1. Millennial-critical. Whatever the intentions of Weixler and Prediger in crafting this eccentric film, it plays like a sustained act of trolling directed at clueless, useful idiot liberals. Pervading Apartment Troubles and destabilizing its heroines’ lives is the extra-special snowflake mentality according to which the world is obliged to endure the idiosyncratic whimsy that lives in every millennial’s heart. What they must ultimately learn is that they have “that special nothing”; but “We need a benefactor,” they moan, not troubling themselves as to how they would earn such patronage.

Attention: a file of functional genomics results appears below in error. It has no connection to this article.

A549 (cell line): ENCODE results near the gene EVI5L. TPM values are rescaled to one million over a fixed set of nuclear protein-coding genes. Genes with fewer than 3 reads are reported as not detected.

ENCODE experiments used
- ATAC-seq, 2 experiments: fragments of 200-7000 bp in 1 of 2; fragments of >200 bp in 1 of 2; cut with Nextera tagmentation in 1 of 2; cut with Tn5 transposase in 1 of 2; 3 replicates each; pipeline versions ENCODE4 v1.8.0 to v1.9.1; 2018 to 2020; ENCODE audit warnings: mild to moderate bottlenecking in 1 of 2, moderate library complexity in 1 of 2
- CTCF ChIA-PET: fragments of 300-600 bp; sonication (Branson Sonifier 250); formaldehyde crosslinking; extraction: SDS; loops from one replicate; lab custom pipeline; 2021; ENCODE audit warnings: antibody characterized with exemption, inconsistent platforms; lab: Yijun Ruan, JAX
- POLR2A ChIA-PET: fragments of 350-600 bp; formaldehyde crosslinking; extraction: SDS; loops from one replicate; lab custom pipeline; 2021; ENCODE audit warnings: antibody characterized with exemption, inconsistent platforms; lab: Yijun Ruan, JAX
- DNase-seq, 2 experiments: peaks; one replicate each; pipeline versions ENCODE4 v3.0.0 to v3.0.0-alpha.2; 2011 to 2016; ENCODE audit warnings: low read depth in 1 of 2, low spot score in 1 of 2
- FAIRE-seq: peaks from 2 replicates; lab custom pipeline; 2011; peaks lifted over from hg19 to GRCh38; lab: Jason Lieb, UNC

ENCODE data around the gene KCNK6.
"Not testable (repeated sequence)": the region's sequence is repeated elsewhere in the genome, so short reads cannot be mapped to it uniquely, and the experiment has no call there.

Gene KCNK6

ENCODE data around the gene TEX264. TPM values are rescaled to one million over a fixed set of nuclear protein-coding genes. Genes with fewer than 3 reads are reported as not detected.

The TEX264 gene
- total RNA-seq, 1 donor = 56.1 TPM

Nicole and Olivia are typical women of their generation – overly educated in useless areas of endeavor, underemployed, in arrears, and socially retarded. Olivia’s cat substitutes for a more rewarding human companionship, and one can only agree with Nicole, who tells her, “You need to, like, get a boyfriend or something.” One brief moment has Olivia’s eye caught by a display of books for sale on rape and climatic apocalypse. These are the bogeys that haunt the mind of the liberated woman. A toothbrush is lower on the list of things to remember. So ridiculously committed are the duo to the environment that they make a conscious decision (or economical rationalization?) not to pay their electricity bill. “There’s no law that says you have to blow up mountains and frack,” opines Olivia, who comes across as ridiculous rather than sophisticated.